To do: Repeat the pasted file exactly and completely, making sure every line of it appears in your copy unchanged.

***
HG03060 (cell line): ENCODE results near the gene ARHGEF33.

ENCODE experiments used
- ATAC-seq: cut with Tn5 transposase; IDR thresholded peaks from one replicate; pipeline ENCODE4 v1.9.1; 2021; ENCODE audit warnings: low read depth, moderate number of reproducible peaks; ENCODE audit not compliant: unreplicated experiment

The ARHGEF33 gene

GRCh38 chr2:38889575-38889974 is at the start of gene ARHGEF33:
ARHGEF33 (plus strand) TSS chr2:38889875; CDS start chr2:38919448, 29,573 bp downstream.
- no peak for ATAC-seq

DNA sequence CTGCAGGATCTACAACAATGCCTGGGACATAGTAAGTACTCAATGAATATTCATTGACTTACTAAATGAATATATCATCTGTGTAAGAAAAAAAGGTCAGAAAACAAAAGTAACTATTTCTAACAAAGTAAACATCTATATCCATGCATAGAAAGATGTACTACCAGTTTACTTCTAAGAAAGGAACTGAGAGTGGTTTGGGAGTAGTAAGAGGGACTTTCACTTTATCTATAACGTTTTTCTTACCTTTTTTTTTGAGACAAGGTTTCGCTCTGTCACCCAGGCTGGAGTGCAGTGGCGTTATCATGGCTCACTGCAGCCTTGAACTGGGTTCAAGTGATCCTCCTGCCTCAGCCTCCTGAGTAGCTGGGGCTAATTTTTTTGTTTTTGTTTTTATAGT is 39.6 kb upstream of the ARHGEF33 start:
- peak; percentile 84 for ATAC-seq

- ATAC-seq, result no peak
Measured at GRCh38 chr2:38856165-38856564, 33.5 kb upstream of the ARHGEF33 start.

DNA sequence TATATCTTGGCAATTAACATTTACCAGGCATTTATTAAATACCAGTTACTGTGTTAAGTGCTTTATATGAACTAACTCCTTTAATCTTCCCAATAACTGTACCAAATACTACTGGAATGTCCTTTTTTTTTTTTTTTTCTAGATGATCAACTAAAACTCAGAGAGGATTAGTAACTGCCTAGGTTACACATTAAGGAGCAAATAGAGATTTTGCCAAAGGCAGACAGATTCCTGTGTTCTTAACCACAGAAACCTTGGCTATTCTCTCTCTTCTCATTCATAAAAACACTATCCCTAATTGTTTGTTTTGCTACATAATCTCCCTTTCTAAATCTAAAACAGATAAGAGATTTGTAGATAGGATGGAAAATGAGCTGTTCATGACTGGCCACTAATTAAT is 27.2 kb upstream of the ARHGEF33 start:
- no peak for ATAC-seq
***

HG03060 (cell line): ENCODE results near the gene ARHGEF33.

ENCODE experiments used
- ATAC-seq: cut with Tn5 transposase; IDR thresholded peaks from one replicate; pipeline ENCODE4 v1.9.1; 2021; ENCODE audit warnings: low read depth, moderate number of reproducible peaks; ENCODE audit not compliant: unreplicated experiment

The ARHGEF33 gene

GRCh38 chr2:38889575-38889974 is at the start of gene ARHGEF33:
ARHGEF33 (plus strand) TSS chr2:38889875; CDS start chr2:38919448, 29,573 bp downstream.
- no peak for ATAC-seq

DNA sequence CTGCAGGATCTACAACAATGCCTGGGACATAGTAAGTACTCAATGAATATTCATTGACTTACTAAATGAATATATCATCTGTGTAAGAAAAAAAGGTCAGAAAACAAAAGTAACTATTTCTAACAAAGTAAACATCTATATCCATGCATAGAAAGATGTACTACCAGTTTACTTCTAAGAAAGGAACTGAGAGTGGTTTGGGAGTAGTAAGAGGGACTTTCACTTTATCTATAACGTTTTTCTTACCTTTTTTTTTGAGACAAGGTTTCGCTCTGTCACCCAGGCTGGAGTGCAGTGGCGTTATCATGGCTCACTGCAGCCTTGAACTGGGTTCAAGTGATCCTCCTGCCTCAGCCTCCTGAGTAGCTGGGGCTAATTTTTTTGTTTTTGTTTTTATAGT is 39.6 kb upstream of the ARHGEF33 start:
- peak; percentile 84 for ATAC-seq

- ATAC-seq, result no peak
Measured at GRCh38 chr2:38856165-38856564, 33.5 kb upstream of the ARHGEF33 start.

DNA sequence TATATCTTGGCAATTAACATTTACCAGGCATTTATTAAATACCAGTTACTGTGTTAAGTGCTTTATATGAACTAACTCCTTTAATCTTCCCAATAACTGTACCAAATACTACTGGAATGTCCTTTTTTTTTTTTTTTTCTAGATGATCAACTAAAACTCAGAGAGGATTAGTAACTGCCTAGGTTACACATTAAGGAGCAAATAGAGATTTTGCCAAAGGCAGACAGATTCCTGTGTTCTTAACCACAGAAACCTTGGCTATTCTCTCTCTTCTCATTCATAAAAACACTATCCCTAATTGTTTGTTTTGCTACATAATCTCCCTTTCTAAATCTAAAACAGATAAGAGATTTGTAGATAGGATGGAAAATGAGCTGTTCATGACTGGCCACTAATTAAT is 27.2 kb upstream of the ARHGEF33 start:
- no peak for ATAC-seq